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Monday, 4 March, 2002, 10:57 GMT
Black editor backs stop and search
Black people were more likely to be searched
A dramatic rise in gun crime can only be contained by the police increasing their use of stop and search, the editor of Britain's leading black newspaper has claimed.

Mike Best, editor of The Voice, said the concerns felt by many black people about the practice were outweighed by figures showing that shootings are at an all time high in London and other British cities.

He told the BBC: "I think most people would prefer not to be stopped and searched, but I think the increasing crime is warranting that and the majority of people who have nothing to hide won't mind very much."

Stop and search was scaled back when the Macpherson Report into the murder of teenager Stephen Lawrence found that police were institutionally racist.


Mr Best said he supported stop and search despite the finding it was five time more likely to be used against black people than white people.

The Voice editor Mike Best
Mike Best wants more stop and searches
He said police had moved away from the "unprofessional" standards of the past and the tactic could now be used more sensitively.

"Stop and search really, we thought, mainly referred to stopping of black people. It has to be across the board, whether they are Asians, white, whatever," Mr Best added.

"It must not be seen as just black people - this whole myth that black people commit the major crimes - that's not true."

Mr Best said the parents of many of those killed held the view that if their sons had been stopped and searched they would still be alive, even if they were in prison.


Mr Best's comments may cause concern among some in the black community and were not supported by Lee Jasper, London Mayor Ken Livingstone's adviser on police matters.

I don't think it would make a difference to bring in indiscriminate stop and search

Met' Police Commander Bob Quick
Mr Jasper said: "I understand the frustration that some people have in relation to tackling this crime but again, it needs to be intelligence led in order to be effective."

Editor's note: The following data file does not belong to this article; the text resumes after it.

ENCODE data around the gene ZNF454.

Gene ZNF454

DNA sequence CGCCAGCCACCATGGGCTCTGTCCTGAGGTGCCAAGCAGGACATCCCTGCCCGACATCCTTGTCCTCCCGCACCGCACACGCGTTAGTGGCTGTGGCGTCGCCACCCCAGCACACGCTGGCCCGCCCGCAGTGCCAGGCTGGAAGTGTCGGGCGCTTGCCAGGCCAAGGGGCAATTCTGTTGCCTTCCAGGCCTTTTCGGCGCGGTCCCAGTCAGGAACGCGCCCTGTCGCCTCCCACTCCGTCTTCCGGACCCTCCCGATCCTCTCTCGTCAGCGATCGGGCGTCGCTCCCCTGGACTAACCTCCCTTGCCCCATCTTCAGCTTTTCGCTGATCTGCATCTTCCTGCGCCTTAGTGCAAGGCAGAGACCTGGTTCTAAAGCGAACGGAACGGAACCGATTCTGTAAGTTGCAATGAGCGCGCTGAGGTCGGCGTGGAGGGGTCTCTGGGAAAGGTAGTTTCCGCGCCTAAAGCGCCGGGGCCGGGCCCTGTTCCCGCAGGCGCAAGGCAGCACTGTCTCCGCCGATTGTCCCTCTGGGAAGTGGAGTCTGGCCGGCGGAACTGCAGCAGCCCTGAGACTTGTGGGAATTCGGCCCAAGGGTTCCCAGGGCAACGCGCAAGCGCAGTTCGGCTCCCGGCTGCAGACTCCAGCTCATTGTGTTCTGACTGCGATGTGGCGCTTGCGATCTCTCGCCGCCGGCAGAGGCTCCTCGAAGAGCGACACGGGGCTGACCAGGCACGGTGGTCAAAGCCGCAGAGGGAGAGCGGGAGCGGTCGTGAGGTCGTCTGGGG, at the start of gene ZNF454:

Metropolitan Police Commander Bob Quick also questioned the value of increasing the number of stop and searches carried out by officers.

He said: "I don't think it would make a difference to bring in indiscriminate stop and search.

"In the Met' and the service more generally we are in favour of targeted stop and search which is intelligence based - which is very much aimed at stopping the right people that we suspect carry weapons or firearms."


Last week Hackney MP Diane Abbott told the House of Commons prison sentences must be increased for people convicted of gun crime.

Ms Abbott said London is suffering from a "lawless gun culture" and people living in the city are becoming increasingly frightened they will become a victim.

Last year in London alone there were 21 "black on black" gun murders, 67 attempted murders and a further 80 shootings resulting in minor injury or criminal damage.

The number of armed robberies rose to 776 from 500 the previous year and reports suggest guns are now available in the capital for as little as 200.

The BBC's Daniel Sandford
"Opinions are still divided in Britains black communities"
Commander Bob Quick, Metropolitan Police
"We are in favour of targeted stop and search"
Mike Best, The Voice
"Stop and search should be across the board"

Click here to go to London

Stop & Search
Should random searches be increased?
See also:

04 Jan 02 | UK
A country in the crosshairs
01 Mar 02 | England
London's 'lawless gun culture'
18 Jan 01 | UK Politics
New row over stop and search
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